Katas Raj Temples: You Need To Know Why 112 Indians Visit Pakistan
Mabel Fatokun

Katas Raj Temples: You Need To Know Why 112 Indians Visit Pakistan


  • 243,984,904
  • 881,640 km²

Pakistan has granted limited, twice-yearly access to Indian pilgrims to the Katas Raj temple complex, with 112 visas issued for Maha Shivratri. Access to temples and shrines across the border is often subject to political dispensation and diplomatic climate. In 2019, Pakistan declared the Panj Tirath in Peshawar as national heritage, but later reports suggest the shrine has been heavily encroached and parts turned into an amusement park. India and Pakistan are also working on plans to develop a corridor to Sharda Peeth in Pakistan-occupied Kashmir.

Katas Raj Temples: You Need To Know Why 112 Indians Visit Pakistan

One of Lord Shiva’s tears fell at a location that is now in the Pakistani province of Punjab while he was walking the Earth in a state of frantic grief holding the corpse of his beloved wife Sati in his arms. The Earthlings called the lake created by the drop Katas. Numerous Hindu mythological figures have paid this location a visit over the millennia. The Pandavas are said to have spent a portion of their exile at the Katas Raj Lake, where the legendary Yaksha is said to have asked Yudhisthira 126 “Yaksha Prashnas”—questions meant to test his integrity and intelligence. They claim that this is the location where Krishna created a temple devoted to Lord Shiva by hand.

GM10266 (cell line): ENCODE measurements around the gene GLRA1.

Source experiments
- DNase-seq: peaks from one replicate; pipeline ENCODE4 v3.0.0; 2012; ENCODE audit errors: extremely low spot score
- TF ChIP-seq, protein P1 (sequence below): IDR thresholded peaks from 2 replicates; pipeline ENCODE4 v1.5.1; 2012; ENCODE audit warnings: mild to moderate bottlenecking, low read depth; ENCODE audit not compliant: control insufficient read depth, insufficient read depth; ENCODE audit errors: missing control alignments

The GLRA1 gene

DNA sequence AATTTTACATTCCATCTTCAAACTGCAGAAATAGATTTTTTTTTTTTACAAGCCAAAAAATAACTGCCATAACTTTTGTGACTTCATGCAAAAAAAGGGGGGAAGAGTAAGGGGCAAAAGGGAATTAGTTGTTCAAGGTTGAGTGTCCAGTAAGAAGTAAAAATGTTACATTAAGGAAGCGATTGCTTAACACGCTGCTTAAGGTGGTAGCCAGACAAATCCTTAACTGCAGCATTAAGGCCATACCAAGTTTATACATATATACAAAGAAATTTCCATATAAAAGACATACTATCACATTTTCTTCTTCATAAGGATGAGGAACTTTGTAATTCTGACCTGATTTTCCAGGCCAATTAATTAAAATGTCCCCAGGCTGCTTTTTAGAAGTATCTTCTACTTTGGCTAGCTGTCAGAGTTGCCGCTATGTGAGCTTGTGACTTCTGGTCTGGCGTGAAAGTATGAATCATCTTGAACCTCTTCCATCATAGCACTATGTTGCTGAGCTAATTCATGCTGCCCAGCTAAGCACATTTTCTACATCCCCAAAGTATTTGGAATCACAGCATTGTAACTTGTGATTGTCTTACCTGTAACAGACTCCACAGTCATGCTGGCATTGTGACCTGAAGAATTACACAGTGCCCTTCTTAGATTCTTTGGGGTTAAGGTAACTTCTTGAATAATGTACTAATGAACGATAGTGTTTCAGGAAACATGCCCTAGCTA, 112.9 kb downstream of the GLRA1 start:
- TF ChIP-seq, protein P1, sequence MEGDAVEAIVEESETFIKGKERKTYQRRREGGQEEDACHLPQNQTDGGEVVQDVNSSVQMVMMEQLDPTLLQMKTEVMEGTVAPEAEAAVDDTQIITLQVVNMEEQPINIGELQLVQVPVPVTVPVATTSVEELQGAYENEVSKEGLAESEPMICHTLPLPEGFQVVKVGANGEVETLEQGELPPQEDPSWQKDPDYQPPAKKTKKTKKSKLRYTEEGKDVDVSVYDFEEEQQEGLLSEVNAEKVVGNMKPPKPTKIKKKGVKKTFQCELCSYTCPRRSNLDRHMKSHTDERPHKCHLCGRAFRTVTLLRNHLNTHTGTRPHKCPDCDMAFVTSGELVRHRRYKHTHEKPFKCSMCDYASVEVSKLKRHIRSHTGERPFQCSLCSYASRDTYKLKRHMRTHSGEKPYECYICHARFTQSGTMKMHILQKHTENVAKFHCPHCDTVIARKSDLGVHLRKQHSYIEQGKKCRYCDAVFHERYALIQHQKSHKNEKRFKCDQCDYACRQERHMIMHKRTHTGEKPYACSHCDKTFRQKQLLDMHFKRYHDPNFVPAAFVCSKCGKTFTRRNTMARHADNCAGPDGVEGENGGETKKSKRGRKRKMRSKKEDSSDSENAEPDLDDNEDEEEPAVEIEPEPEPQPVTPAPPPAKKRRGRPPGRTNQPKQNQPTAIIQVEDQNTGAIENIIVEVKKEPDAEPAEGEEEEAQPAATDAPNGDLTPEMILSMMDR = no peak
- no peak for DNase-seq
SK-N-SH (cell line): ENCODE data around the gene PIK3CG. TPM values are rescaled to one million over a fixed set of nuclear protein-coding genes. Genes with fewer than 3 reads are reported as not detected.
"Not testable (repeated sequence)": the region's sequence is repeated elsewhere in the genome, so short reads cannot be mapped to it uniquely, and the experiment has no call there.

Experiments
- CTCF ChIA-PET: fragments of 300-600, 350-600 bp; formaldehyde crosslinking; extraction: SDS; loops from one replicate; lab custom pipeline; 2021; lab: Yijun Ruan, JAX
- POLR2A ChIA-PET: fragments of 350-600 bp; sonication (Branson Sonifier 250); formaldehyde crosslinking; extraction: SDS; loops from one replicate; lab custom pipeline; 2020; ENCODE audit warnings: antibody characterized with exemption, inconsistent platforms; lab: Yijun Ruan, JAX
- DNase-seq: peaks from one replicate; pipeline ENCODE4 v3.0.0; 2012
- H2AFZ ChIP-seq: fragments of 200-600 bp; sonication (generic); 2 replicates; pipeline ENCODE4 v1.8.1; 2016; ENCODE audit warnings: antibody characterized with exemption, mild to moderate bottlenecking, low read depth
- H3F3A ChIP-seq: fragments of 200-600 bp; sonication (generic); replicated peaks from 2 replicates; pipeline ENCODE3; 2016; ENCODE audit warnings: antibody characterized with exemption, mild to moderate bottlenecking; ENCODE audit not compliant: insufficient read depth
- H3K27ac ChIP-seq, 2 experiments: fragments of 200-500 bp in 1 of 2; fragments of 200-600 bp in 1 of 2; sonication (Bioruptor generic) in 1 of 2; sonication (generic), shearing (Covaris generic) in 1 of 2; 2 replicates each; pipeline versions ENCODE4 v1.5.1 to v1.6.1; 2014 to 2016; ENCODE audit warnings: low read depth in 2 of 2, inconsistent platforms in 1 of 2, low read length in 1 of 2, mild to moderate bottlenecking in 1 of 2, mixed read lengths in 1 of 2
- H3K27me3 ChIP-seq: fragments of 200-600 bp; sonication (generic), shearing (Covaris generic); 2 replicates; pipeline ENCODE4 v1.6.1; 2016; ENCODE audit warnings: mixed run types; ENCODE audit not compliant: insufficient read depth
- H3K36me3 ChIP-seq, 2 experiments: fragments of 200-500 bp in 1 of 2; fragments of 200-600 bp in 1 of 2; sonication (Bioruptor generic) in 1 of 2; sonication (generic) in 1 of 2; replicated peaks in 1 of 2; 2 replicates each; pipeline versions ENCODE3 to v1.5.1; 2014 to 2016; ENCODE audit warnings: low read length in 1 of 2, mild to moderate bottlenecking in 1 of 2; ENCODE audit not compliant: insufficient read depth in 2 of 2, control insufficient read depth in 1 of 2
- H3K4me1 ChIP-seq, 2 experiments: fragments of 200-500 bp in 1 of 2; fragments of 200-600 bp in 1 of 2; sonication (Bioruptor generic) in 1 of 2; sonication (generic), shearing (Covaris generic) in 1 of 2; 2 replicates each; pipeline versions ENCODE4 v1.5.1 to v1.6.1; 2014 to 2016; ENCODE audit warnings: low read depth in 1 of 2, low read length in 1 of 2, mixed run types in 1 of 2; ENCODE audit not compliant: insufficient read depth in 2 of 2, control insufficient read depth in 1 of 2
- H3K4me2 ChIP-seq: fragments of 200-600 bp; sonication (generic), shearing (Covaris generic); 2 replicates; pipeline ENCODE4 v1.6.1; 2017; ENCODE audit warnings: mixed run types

The Katas Raj temples, believed to have originated around 66 BCE to 7th Century CE, have a fuzzy historical timeline. Post-Partition India, the temple complex suffered neglect due to industrial activity, putting the lake at risk. In 2017, Pakistan’s Supreme Court criticized the government for neglect.

The Shri Katas Raj Temples, also known as Qila Katas, is a Hindu temple complex in Pakistan’s Punjab province near the M2 Motorway. Walkways connect the temples and surround a sacred pond called Katas. According to the Puranas, Shiva’s teardrops created the pond after his wife Sati’s death. The pond, which spans two kanals and 15 marlas, has a maximum depth of 20 feet.

The Katas Raj Temples in Punjab, Pakistan, are significant Hindu pilgrimage sites dedicated to Lord Shiva. Dating back to 615-950 CE, they are attributed to the Hindu Shahis era and are still used by both local and international Hindu community members. The temples are a significant part of Pakistan’s Hindu heritage.


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